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Thursday, February 1, 2018

Full Moon Eclipse ~ Throw Back Thursday ~ Bacon Guacamolé Deviled Eggs ~ February Special Days ~ National Baked Alaska Day

Good 37º we can see the sky morning!

As soon as I posted a clear sky morning photo yesterday the fog moved in!

Yesterday's early morning (3:30am) moon shots taken by Steve Arnold in Grants Pass.....

Throw Back Thursday....
Kristen and I and Heidi 1968

Bacon Guacamole Deviled Eggs

Deviled eggs never had it so good stuffed with bacon guacamole!

6 eggs, boiled, cooled, peeled, and cut in half 
  • 1 large avocado, mashed
  • 2 tablespoons bacon, cooked and crumbled
  • 1 tablespoon jalapeno, finely diced
  • 1 tablespoon red onion, finely diced
  • 2 tablespoons diced tomato
  • 1 tablespoon lime juice (~1/2 lime)
  • 1 tablespoon cilantro, chopped
  • salt, pepper and cayenne to taste
  • pinch chili powder (for garnish)
  1. Scoop the yolks out of the egg halves, mash them, mix with the avocado, bacon, jalapeno, onion, tomato, lime juice and cilantro and season with salt, pepper and cayenne.
  2. Place a tablespoon of the mixture back into the holes left by the yolks in the eggs and serve garnished with extra bacon and a pinch of chili powder.

Now if your birthday is in February.... here's some interesting February special days... I like the 18th !! 

Historically this date.......
1920 – The Royal Canadian Mounted Police begins operations.

1978 – Director Roman Polanski skips bail and flees the United States to France after pleading guilty to charges of engaging in sex with a 13-year-old girl.

1979 – Convicted bank robber Patty Hearst is released from prison after her sentence is commuted by President Jimmy Carter.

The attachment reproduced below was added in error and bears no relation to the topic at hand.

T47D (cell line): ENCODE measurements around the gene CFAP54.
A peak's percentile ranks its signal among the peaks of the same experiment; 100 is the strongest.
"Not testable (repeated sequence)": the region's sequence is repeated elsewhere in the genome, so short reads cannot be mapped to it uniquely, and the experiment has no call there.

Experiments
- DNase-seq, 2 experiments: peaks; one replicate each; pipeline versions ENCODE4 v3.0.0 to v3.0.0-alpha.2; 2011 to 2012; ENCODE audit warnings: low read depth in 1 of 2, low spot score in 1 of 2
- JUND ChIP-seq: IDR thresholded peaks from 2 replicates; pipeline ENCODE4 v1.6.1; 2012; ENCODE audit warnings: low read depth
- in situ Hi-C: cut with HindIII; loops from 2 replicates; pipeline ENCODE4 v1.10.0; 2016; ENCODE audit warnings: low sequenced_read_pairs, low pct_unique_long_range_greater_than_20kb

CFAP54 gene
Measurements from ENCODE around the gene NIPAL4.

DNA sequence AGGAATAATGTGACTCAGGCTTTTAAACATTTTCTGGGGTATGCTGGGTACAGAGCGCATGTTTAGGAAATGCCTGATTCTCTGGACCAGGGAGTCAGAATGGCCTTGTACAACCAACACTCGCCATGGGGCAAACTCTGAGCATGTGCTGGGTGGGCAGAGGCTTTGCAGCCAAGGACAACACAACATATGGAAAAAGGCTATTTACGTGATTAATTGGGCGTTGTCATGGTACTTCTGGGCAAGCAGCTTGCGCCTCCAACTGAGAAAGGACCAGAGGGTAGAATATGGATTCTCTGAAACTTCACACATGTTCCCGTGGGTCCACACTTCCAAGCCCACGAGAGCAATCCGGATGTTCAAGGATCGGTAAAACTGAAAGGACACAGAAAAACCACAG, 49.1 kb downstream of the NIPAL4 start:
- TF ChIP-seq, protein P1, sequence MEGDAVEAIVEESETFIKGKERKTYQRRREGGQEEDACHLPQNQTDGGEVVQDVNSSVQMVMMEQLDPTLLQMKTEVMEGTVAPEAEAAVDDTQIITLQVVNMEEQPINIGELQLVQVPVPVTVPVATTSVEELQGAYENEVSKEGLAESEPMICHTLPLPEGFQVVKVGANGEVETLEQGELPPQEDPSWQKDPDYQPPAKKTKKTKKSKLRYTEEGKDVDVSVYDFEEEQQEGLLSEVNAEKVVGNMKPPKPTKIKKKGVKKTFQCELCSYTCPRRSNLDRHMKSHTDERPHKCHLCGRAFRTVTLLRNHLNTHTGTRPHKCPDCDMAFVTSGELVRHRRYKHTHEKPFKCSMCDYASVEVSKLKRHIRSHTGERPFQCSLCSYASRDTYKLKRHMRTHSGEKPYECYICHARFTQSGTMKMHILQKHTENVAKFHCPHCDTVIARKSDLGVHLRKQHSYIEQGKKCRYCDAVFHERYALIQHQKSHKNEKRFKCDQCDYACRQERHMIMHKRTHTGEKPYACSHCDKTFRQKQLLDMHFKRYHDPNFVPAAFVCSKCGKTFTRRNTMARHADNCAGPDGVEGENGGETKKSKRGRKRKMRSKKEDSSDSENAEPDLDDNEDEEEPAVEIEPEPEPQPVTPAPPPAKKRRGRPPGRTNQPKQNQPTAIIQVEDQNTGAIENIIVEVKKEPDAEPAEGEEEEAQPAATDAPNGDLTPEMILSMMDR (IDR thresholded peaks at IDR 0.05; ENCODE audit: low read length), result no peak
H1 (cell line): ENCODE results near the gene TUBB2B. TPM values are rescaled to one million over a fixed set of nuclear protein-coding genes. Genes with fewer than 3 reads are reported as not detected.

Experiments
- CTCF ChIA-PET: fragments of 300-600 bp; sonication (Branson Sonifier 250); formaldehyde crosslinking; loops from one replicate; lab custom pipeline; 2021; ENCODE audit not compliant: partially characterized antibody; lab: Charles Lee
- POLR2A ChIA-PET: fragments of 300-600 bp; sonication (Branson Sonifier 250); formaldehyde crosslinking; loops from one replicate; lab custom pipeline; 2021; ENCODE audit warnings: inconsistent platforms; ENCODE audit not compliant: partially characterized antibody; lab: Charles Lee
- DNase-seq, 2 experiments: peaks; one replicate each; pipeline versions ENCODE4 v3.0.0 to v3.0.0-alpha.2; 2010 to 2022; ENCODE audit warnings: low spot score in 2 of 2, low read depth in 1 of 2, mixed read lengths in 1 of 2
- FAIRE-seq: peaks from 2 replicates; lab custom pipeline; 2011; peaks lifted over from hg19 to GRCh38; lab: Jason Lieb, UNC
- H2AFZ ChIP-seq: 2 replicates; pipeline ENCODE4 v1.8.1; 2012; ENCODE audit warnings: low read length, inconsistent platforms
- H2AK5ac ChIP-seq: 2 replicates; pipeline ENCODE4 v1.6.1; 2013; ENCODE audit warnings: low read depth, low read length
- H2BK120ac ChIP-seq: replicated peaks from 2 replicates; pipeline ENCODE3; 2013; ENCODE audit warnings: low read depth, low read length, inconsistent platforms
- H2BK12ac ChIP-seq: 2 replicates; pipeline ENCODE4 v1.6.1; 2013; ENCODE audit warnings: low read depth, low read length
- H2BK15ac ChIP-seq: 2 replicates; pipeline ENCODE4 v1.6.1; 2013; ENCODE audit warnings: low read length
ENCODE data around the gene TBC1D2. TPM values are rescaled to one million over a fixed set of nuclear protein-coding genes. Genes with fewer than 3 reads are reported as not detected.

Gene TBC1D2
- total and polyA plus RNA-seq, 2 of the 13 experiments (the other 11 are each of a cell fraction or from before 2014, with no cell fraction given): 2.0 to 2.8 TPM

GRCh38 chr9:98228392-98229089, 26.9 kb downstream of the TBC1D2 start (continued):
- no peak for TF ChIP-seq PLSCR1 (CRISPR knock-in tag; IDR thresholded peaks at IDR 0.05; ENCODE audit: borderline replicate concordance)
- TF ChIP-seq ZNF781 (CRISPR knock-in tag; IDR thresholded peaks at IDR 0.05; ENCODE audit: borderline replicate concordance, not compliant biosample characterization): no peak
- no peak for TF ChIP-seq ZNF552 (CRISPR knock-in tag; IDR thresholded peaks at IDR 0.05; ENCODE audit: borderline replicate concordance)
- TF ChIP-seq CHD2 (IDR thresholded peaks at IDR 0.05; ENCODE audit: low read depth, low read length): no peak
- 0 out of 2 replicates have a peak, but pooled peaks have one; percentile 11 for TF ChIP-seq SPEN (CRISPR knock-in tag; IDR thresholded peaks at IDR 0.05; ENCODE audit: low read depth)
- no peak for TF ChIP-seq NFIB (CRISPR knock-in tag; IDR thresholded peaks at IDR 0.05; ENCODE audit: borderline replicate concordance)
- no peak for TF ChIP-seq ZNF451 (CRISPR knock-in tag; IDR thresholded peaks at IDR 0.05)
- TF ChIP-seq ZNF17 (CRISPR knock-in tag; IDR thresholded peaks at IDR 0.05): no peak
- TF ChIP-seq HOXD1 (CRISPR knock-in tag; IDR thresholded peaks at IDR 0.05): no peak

1991 – A runway collision between USAir Flight 1493 and SkyWest Flight 5569 at Los Angeles International Airport results in the death of 34 persons, and the injury of 30 others.

2004 – Janet Jackson's breast is exposed during the half-time show of Super Bowl XXXVIII, resulting in US broadcasters adopting a stronger adherence to Federal Communications Commission censorship guidelines.

And births this date include....

1687 – Johann Adam Birkenstock, German composer and violinist (d. 1733)

...........awwww, you mean he didn't invent my favorite shoe??

1901 – Clark Gable, American actor (d. 1960)

1928 – Stuart Whitman, American actor

1937 – Don Everly, American musician (Everly Brothers)

Don on the right....                       Whodda thought!

1968 – Lisa Marie Presley, American singer and actress
Four husbands, none lasted!
Changes like the seasons!

All I know. Nuff said. Happy TBT. Ciao.
xo Sue Mom Bobo
National Baked Alaska Day

Ice Cream & Sorbet Baked Alaska History

An Ice Cream Cake Elevated To A High Peak    With store-bought ice cream and pound cake, it’s easy to make any day of the year.

Baked Alaska Overview & History Baked Alaska is a masterpiece of chemistry: an ice cream cake topped with meringue and baked in the oven until the meringue browns. (Yes, frozen ice cream is baked in an oven!) The concept (and execution) is simple. Ice cream, mounded on a pie plate or in a rectangle, is covered on all sides with slices of sponge cake or pound cake; this is then covered with meringue. The entire dessert is then placed in a 500°F oven just long enough to firm the meringue—three or four minutes. The meringue is an effective insulator, and in the short cooking time needed to finish the dessert, it prevents the frozen ice cream from melting in the hot oven.

The concept of baked ice cream was developed by the Chinese, who used pastry as the insulator; a Chinese delegation introduced it to Paris in the nineteenth century. In 1804, the American physicist Benjamin Thompson (Count Rumford) then investigated the heat resistance of beaten egg whites, and demonstrated that beaten egg whites were a better insulator. Thompson’s dish was named Omelette Surprise or Omelette à la Norvégienne, the Norwegian attribution owing to the “arctic” appearance and cold center. Delmonico’s Restaurant in New York City renamed it named Baked Alaska in honor of the newly acquired Alaska territory, and the name stuck.